What is the osmotic pressure in #"mm Hg"# of a solution of #"45.0 g"# ribose dissolved into #"800.0 g"# of water at #40^@"C"#? Assume the density is #"1.00 g/mL"#. #MW = "150.13 g/mol"#

2 Answers
Aug 8, 2017

Answer:

We assume that the ribose is involatile..........

Explanation:

And we ALSO MUST KNOW that the vapour pressure of water at #40# #""^@C# is #55.4*mm*Hg# (these data really should have been quoted with the question........)

Now the vapour pressure exerted by a solution is proportional to the mole fraction of the volatile component........

#"Moles of ribose"=(45.0*g)/(150.13*g*mol^-1)=0.300*mol#

#"Moles of water"=(800.0*g)/(18.01*g*mol^-1)=44.42*mol#

Now #chi_"component"="Moles of component"/"Total moles in solution"#

And thus #chi_"ribose"=(0.300*mol)/(0.300*mol+44.42*mol)=6.71xx10^-3#

#chi_"water"=(44.42*mol)/(0.300*mol+44.42*mol)=0.993#

And so the vapour pressure of the solution is #0.993xx55.4*mm*Hg=55.0*mm*Hg#. The diminution in vapour pressure is VERY SLIGHT. I would challenge any scientist to detect such a pressure difference. Use a more volatile solvent......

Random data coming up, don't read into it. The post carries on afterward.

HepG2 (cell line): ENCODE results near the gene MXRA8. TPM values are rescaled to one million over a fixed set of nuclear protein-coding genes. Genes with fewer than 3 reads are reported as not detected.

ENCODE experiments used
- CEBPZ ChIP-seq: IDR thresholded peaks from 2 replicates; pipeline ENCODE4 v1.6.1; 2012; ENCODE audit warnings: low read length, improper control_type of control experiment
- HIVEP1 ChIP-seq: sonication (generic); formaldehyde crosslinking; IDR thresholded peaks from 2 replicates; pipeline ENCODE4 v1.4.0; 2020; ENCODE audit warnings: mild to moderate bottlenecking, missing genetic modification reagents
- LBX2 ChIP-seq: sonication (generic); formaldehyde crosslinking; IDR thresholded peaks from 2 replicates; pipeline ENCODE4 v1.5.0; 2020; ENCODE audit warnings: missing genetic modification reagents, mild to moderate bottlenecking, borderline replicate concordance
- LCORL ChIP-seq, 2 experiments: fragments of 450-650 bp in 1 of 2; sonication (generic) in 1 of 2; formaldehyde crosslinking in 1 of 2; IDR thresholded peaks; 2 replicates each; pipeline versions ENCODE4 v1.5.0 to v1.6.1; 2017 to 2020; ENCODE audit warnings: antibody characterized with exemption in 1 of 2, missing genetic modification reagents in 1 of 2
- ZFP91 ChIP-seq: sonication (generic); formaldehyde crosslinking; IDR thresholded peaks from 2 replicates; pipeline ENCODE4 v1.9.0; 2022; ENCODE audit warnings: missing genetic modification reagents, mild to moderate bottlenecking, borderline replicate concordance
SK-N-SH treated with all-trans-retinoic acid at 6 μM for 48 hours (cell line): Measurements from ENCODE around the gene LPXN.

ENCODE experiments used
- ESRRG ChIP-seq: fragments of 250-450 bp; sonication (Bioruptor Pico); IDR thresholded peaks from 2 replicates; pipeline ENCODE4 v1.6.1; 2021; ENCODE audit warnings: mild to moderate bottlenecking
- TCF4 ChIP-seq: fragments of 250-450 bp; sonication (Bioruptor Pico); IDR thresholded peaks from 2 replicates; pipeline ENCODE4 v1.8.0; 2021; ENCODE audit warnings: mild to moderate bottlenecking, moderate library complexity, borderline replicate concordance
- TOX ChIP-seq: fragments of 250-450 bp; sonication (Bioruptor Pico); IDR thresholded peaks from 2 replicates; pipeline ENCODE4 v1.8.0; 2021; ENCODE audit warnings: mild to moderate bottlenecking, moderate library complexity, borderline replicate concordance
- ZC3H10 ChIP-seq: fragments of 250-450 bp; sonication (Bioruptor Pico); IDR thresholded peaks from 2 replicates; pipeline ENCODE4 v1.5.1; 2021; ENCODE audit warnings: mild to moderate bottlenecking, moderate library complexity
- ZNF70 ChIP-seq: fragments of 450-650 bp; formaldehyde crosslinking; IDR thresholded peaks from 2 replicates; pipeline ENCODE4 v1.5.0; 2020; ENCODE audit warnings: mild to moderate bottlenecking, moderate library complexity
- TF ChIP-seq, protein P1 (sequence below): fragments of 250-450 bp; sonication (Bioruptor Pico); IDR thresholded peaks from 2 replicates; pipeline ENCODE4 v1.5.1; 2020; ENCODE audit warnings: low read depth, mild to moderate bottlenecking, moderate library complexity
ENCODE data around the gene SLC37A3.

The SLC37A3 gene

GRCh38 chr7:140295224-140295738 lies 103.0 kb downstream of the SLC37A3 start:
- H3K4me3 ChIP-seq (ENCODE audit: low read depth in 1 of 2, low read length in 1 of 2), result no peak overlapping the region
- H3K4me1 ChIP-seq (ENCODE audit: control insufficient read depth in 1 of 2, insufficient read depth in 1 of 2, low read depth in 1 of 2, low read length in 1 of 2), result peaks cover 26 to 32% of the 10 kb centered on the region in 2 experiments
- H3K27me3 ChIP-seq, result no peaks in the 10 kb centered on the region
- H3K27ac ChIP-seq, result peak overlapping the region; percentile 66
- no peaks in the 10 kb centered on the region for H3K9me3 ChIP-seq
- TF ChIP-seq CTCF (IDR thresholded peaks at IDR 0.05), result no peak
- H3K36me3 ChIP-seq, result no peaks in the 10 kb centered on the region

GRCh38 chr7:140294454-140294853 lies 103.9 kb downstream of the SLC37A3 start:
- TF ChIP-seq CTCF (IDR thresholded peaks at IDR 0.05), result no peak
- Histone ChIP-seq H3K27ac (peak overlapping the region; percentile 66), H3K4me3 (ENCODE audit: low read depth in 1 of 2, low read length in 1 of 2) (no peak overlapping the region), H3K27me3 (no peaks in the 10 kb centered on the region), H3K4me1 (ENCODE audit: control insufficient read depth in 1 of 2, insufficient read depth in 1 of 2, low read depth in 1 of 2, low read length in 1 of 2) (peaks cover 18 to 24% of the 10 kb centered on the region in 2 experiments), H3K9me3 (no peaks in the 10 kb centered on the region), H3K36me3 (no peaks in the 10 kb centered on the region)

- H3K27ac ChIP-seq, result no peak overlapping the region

Aug 8, 2017

#Pi = "9.63 atm" = ??? "mm Hg"#


The osmotic pressure is given by:

#Pi = icRT#,

where:

  • #i# is the van't Hoff factor, presumably one for ribose, a nonelectrolyte...
  • #c# is the molarity in #"mol/L"#.
  • #R# and #T# are known from the ideal gas law.

and it is the pressure required to stop the flow of solvent through a semi-permeable membrane from low to high concentration.

Thus, the osmotic pressure is (assuming the solution volume doesn't change, which is completely unreasonable!!):

#color(blue)(Pi) = (1) cdot (45.0 cancel"g" xx cancel"1 mol ribose"/(150.13 cancel"g"))/(0.800 cancel"L") cdot 0.082057 cancel"L"cdot"atm/"cancel"mol"cdotcancel"K" cdot (40 + 273.15 cancel"K")#

#=# #color(blue)("9.63 atm")#

I now dare you to multiply this by the appropriate conversion factor to get your answer in #"mm Hg"#. That is, I dare you to read the back cover of your textbook, or google "#"mm Hg in an atm"#".